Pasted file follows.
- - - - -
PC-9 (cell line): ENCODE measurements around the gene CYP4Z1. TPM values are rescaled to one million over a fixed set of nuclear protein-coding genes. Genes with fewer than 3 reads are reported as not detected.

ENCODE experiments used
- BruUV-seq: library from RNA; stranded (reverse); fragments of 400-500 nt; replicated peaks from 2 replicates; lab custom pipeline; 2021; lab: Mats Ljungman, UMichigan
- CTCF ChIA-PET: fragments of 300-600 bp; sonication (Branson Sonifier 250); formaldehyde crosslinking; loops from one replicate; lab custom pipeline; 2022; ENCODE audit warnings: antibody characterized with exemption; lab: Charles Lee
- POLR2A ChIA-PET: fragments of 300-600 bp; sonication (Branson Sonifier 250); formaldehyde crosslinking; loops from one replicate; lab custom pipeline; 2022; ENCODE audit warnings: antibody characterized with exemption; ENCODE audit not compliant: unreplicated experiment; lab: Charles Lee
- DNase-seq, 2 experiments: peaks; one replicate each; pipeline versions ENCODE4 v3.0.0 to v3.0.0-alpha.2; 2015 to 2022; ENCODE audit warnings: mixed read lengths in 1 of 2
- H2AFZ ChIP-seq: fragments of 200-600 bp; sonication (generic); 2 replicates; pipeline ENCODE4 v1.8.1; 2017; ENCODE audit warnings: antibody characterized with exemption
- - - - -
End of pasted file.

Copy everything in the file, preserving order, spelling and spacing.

PC-9 (cell line): ENCODE measurements around the gene CYP4Z1. TPM values are rescaled to one million over a fixed set of nuclear protein-coding genes. Genes with fewer than 3 reads are reported as not detected.

ENCODE experiments used
- BruUV-seq: library from RNA; stranded (reverse); fragments of 400-500 nt; replicated peaks from 2 replicates; lab custom pipeline; 2021; lab: Mats Ljungman, UMichigan
- CTCF ChIA-PET: fragments of 300-600 bp; sonication (Branson Sonifier 250); formaldehyde crosslinking; loops from one replicate; lab custom pipeline; 2022; ENCODE audit warnings: antibody characterized with exemption; lab: Charles Lee
- POLR2A ChIA-PET: fragments of 300-600 bp; sonication (Branson Sonifier 250); formaldehyde crosslinking; loops from one replicate; lab custom pipeline; 2022; ENCODE audit warnings: antibody characterized with exemption; ENCODE audit not compliant: unreplicated experiment; lab: Charles Lee
- DNase-seq, 2 experiments: peaks; one replicate each; pipeline versions ENCODE4 v3.0.0 to v3.0.0-alpha.2; 2015 to 2022; ENCODE audit warnings: mixed read lengths in 1 of 2
- H2AFZ ChIP-seq: fragments of 200-600 bp; sonication (generic); 2 replicates; pipeline ENCODE4 v1.8.1; 2017; ENCODE audit warnings: antibody characterized with exemption